A well-intentioned exercise at blending education and family entertainment, the 3-D animated tale “Fly Me to the Moon” ends up only mildly educational and not all that entertaining.
This story of three flies that tag along with Neil Armstrong, Buzz Aldrin and Michael Collins on Apollo 11 is reminiscent of the moment in “Apollo 13” when the TV networks decide against airing a live feed from the astronauts.
The reason? NASA had made space travel so routine, at least up till that moment on the ill-fated flight, that it became boring.
Likewise, despite its unusual story line, “Fly Me to the Moon” is routine and on the cusp of boring for audiences accustomed to such meatier animated flicks as “WALL-E” and “Kung Fu Panda.”
Director Ben Stassen, whose company nWave has pioneered 3-D films for large-screen IMAX cinemas, has crafted a technically proficient cartoon whose decent visuals are held to Earth by cute but dull characters, bland action and uninspired dialogue.
The movie centers on three young pals — brainy, adventurous Nat (voiced by Trevor Gagnon), science geek IQ (Philip Daniel Bolden) and tubby Scooter (David Gore) — who are among the flies living near the Apollo launch site in Florida.
Nat’s granddad (Christopher Lloyd) has long recounted his own wild travels as a youthful fly, among them buzzing along with Amelia Earhart on her trans-Atlantic journey. Gramps’ stories prompt Nat and his buddies to stow away on Apollo 11, complete with their own little fly spacesuits.
They see the sights, handle some emergency repairs to the space capsule, even go along with Armstrong and Aldrin on their historic moon walk.
Back on Earth, Gramps, Nat’s mom (Kelly Ripa) and other allies scramble to foil a sabotage plot by jealous Russian agent flies — the insect world has its own spies, you see — the enemy operatives (with Tim Curry and Ed Begley Jr. providing voices) aiming to wreck Apollo 11’s homecoming.
Other voice stars include Nicollette Sheridan, Adrienne Barbeau and Robert Patrick.
The 3-D animation is impressive, the insects and the rocket floating off the screen and appearing close enough to touch. Stassen never falls back on cheap tricks, refraining from ramming the 3-D images into viewers’ laps the way gimmicky, old-style 3-D movies did.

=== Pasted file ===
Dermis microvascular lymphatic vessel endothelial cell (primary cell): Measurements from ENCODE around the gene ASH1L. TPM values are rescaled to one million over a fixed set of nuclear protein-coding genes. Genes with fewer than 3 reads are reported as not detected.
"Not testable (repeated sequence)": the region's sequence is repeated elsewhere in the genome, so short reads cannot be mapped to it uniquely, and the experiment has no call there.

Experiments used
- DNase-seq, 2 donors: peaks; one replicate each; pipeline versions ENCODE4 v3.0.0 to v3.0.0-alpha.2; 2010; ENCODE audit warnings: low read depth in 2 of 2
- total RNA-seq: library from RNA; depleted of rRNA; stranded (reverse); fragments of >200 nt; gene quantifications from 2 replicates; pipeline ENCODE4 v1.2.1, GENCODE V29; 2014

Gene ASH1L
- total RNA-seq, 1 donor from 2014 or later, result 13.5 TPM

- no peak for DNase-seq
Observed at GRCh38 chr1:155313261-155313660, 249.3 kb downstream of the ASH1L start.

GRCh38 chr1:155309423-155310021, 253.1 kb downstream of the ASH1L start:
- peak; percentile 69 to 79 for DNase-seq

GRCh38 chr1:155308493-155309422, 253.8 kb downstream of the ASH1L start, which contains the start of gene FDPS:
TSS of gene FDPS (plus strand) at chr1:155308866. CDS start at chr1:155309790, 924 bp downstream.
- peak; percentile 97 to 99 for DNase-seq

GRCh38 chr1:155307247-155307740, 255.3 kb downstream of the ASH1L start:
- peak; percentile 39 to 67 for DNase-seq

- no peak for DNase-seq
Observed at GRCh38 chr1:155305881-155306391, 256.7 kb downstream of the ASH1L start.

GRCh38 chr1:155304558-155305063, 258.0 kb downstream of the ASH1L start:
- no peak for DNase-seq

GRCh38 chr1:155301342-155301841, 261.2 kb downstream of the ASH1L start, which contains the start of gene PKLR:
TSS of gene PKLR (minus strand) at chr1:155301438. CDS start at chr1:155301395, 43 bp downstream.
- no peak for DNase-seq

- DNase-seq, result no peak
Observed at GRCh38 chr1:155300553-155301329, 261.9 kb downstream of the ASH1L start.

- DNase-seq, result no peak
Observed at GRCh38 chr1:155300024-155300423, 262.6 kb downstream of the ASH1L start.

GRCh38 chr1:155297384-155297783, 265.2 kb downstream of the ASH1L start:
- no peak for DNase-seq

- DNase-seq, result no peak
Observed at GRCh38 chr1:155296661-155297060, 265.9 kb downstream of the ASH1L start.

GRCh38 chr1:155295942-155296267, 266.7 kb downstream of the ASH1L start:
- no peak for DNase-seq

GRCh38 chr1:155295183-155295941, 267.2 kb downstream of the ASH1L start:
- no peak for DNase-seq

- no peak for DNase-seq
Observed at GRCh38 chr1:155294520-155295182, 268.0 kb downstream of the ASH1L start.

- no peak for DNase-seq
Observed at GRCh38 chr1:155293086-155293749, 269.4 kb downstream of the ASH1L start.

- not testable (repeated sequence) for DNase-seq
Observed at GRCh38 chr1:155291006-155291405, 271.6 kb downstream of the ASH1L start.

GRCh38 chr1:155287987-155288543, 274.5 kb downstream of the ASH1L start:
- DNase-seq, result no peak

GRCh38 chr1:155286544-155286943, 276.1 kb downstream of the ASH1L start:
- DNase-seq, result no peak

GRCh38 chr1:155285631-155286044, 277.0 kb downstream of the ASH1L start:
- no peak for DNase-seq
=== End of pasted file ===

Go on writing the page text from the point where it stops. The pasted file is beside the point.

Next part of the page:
It makes for a virtual lesson for young children on the moon landing, though the slow, sometimes plodding action may leave them squirming and fiddling with their 3-D glasses.
The poky space travel depicted here is far more realistic than the hyperkinetic variety in “WALL-E,” but kids being kids, they may wonder why NASA’s craft lumber along at such a crawl.
Of course, science goes out the window when it comes to the flies themselves. Flies live only a few weeks, so our young heroes would grow to adulthood during the weeklong mission. And what’s Gramps doing still alive 30-some years after flying with Earhart?
Then there are the maggots — really disgusting little squirmers in real life, adorable bundles of joy here. But we’re nitpicking.
Aldrin shows up in a brief live-action moment at the end to set the record straight on this whole question of astro-flies, his segment and its aftermath providing a nice chuckle.
An OK launch to the wave of 3-D animation coming to regular theaters in the next few years, “Fly Me to the Moon” ultimately is as harmless as a fly — and not much more interesting than watching one buzz against a windowpane.